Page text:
Reading in Genre: Historical Fiction
Why were 20th-century writers so fascinated by the early modern period, in particular by the English Civil War, the Restoration, and the Glorious Revolution? Why do so many historical novels, plays, and essays return to the beginnings of modernity, as if to reflect on its trajectories, its implications, and perhaps also on its missed opportunities? Is it the past that we rediscover in this return, or are we always mired in our contemporary concerns, which cannot but shape our understanding of the past?
In this course, we will examine the sense of affinity that T. S. Eliot, Virginia Woolf, Rose Macaulay, David Caute, Caryl Churchill, Jeanette Winterson, Rose Tremain, and Iain Pears intimated between these distant periods that bookend Western modernity. We will show how, in anatomizing the seventeenth century – the world, melancholy, the human body, or the idols – these twentieth-century writers also anatomize their own history as it unfolds, seeking to offer meaningful cultural diagnoses. The seminar will unfold in three parts: I. Modernism and its favorite poets: the 1920s; II. Revolutions: 1649/1789/1960s; III. Anamorphic history: the Restoration and the Thatcher/Reagan era (1660/1980s).
Our first contact with the sensibility of the seventeenth century will take place in the medium of poetry: we will read selections from the work of Milton, the Cavalier and the Metaphysical poets, as well as T. S. Eliot’s essay introducing the latter to his contemporaries (1921), Rose Macaulay’s beautiful historical novel They Were Defeated (1932), and Virginia Woolf’s time-travel narrative Orlando (1928).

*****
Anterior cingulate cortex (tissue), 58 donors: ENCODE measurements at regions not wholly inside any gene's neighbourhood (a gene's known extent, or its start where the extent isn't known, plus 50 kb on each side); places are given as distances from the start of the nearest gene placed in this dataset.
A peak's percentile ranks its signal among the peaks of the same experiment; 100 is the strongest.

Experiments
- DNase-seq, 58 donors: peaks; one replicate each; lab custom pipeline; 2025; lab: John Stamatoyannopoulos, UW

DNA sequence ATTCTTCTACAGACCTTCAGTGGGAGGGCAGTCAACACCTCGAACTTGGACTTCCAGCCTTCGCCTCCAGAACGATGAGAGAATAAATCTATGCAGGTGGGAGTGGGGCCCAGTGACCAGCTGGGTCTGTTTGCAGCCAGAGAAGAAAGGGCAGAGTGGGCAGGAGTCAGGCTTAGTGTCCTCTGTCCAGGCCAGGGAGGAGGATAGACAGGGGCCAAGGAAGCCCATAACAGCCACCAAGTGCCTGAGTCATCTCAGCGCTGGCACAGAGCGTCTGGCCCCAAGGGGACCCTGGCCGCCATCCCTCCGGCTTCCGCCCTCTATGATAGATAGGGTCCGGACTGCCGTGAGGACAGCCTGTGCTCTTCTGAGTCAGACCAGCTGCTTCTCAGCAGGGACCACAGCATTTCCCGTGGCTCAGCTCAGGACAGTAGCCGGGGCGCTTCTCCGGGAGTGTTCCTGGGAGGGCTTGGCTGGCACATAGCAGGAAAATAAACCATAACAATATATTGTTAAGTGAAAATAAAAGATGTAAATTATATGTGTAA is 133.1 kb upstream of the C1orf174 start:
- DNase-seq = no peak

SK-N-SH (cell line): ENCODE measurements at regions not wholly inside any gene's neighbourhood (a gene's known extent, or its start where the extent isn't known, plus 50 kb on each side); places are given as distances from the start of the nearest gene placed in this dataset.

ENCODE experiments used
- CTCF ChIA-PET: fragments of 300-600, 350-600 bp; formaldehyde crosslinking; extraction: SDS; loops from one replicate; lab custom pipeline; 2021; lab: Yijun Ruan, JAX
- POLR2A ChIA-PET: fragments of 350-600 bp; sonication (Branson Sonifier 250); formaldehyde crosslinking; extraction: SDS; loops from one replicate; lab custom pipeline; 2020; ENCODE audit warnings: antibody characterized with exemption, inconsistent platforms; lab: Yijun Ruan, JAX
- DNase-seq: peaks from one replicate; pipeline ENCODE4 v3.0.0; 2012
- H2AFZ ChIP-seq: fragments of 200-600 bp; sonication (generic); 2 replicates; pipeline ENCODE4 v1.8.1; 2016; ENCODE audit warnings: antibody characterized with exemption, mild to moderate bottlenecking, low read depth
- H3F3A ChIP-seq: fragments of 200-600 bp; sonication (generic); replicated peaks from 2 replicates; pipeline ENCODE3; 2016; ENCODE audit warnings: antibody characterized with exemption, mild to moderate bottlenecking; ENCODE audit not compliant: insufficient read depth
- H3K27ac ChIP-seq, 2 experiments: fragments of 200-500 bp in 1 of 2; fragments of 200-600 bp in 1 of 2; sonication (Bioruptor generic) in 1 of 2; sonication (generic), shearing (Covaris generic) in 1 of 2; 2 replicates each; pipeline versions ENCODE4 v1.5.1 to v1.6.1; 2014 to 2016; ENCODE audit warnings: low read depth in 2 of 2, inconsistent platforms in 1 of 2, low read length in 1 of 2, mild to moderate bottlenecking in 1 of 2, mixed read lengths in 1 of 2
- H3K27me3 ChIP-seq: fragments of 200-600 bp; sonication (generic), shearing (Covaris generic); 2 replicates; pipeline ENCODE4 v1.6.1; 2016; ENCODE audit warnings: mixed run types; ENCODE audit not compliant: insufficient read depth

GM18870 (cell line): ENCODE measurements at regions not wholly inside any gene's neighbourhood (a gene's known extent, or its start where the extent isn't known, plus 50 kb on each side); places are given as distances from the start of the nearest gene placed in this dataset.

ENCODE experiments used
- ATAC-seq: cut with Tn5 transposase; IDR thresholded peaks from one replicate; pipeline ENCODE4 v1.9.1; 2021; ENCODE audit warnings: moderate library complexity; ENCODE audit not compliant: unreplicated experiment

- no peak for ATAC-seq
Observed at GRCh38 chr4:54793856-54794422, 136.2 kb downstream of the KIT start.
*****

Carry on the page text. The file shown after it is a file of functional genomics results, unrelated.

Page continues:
Part two will shift attention to the 1960s, when some writers signaled affinities between the revolutionary energies mobilized in contemporary social liberation movements and the utopian dreams of the English and French revolutions, generating public debates about commitment in literature and the arts. The novel and film Winstanley (1961, 1975), Peter Weiss’s Marat/Sade (1964), Caryl Churchill’s Brechtian play Light Shining… (1976) will occasion investigations into the enclosures (Thomas More, Winstanley, Foucault), the conflicting historical accounts of the English Revolution (or “unrevolutionary England,” depending on who you ask), and the countercultural tendencies of the 1960s (hippies and anti-psychiatry, the rise of the New Left, critiques of rationalization and scientific method).
Part three will examine the striking resurgence of interest in the Restoration period (1660-1688) during the Reagan/Thatcher era: as we shall see, Rose Tremain’s Restoration, Jeanette Winterson’s Sexing the Cherry(both 1989), Steve Davies’s Impassioned Clay (1999) and Iain Pears’ engrossing An Instance of the Fingerpost(1997) are novels that blur the distinction between historical record and stories, myths, and apocryphal anecdotes, novels in which the characters are both “pious descendants of time” and our contemporaries.